The questions about the business end of things are the easy questions; they’re the piece of driftwood one hangs on to while trying to ignore the fact that you’re drowning and you never bothered to learn how to swim. (And I think these drowning writers typically end up blaming the driftwood for not saving them, or not dragging them to shore, or whatever slice of blame they want to throw around).

  20. Finally, Chuck. I have waited so long for you to tell me that you want to have sex with me. Now, what are you doing on Thursday? We have to set this thing up, you know. Get the chilli-scented candles and mariachi band of orangutans.

    I think most people start asking the business questions first stems from the fact that writing is often perceived something everyone can do it and get rich and famous, so wants to learn the ins and outs of the craft. At least that’s how I see it after hearing reactions of people, who do not have an inkling of talent, tell me after I say I’m a writer, but don’t have a gazillion publications (I have three so far).

    How easy the business part will be for you depends on how exceptional your writing is and well, most people asking these questions first think very highly of themselves.

  21. the writing part, the storytelling part — that’s some voodoo, right there. That’s some at-times-awesome, other-times-awful, awe-inspiring, heavily-perspiring, weird and wonderful and fucked up and frustrating and completely imperfect power.

    Exactly. I can’t help wishing more people got that….

  22. I have ever-graceful family and pals who like to say warm and encouraging things like, “Why haven’t you published a book yet? What’s takin’? Geez.”

    Well, because I’ll know when I’ve written a book so good no one will be able to say no to it. And when that day comes, I will hire a sniper to shoot the people who’ve asked with frozen peas. In the eyeballs.

    Until then, I really don’t have the energy to care about agents. This makes me feel like a Beardo-Wendig Winner. Is there a pin? A sticker? No?

  23. ALSO, I agree with Mr. Harry Markov. I think people ask those questions early on because they think writing is eeeeeasy and they have NO clue that they have no clue. Makes me want to beat them in the face with a gravel burrito.

    Good thing jail gives me a rash, eh?

  24. I support Aimee with the pea-snipper. Say that 10 times really fast. I double-triple-dare you to do that. I have similar experiences, when people ask me how come I haven’t published been on the bestseller’s list. “Come on, you have been saying you write for years now.” It’s one heck of a learning process and writers don’t get a publication deal just because they join the writers’ club (a sad, sad club of alcoholics; what am I the only one to hug vodka bottles?)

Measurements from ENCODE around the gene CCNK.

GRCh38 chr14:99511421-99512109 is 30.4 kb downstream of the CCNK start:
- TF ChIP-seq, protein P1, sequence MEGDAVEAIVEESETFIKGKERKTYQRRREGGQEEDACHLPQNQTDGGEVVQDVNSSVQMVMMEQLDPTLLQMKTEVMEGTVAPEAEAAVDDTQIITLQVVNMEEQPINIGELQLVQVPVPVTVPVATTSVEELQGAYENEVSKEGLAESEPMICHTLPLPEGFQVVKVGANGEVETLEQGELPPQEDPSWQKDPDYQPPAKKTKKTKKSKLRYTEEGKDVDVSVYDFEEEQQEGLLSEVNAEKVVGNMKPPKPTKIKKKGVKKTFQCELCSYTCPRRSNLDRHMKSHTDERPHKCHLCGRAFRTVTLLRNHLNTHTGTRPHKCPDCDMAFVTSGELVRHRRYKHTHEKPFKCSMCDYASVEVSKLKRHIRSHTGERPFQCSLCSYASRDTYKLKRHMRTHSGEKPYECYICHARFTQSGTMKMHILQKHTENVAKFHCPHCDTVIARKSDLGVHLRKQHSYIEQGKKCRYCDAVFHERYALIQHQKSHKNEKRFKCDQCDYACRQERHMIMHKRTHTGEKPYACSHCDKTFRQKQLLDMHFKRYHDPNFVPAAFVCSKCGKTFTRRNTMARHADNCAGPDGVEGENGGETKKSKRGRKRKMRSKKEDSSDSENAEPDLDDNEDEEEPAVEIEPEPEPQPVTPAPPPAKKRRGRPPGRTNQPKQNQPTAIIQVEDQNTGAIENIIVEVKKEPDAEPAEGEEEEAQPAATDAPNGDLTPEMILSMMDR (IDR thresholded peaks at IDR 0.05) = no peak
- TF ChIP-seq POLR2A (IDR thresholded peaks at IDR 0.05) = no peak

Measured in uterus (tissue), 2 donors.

25. ~What am I the only one to hug vodka bottles?

    No, you are not. Save the empties and build a glass wall around your desk. Call yourself Sam. Cry a little. It’s cathartic.

  26. I understand your not wanting to answer the question you bated us with, but I do think that there’s value in inquiring about people’s publishing paths early on. The first book I read once I started writing my first novel was a compilation of “How I Got Published” stories. Reading those stories instilled in me the notion that publishing success was possible, and that it came in a whole crazy variety of ways. Writing is more important, yes, but inspiration can be a great thing, too.

    As a side note, I love your posts. Thanks for raising the bar in the blogosphere.

  27. This brings to mind a story. Want to hear it? Here it goes!

    I used to work at the one remaining mega-bookstore, I’ll call it Farnes and Koble, and we had a local guy who always made use of our cafe and the library-like atmosphere of a bookstore where you are allowed to read without paying. Well one fine afternoon the local asked to speak to our manager, I went and grabbed her and they spoke and spoke and spoke, there were a lot of spokes, like Snoop Dog in a lowrider with rims kind of spokes. At the end of it my manager comes over to me smiling and laughing, so I asked what he wanted and her response was:
    “He asked how to go about sitting up a signing for his book. So, of course, I asked about the book explaining how the process of a local author signing works and making small talk. I asked him when he would be able to bring in a copy of the book for us to read and he looked at me like I was insane. ‘Why, I haven’t written it yet, I’m just trying to get the details worked out first!’”

  28. Sometimes I worry that I’m writing for the wrong reasons – you know, when the mere thought of tree-book publication or not having to subsist on banquet hall dumpsters surfaces. And then something like this comes across my digital desk and I remember I’m not THAT big of a douchebag. I wouldn’t be stressed about character, plot, theme, or where the fuck that stack of notecards went if it was just about fame/cash/bitches. Thanks for the reality check.

  29. […] Ask the writer: how do I get published? Advice from Chuck Wendig on focusing on the actual hard part – producing saleable work. Part of what always stuns me about these conferences is the focus — more from the standpoint of the question-askers rather than the answer-givers or the conference-holders — on the end game. The then above the now. The result rather than the process. The publishing above the story. More crassly, the questions end up being more about the commerce rather than the craft. […]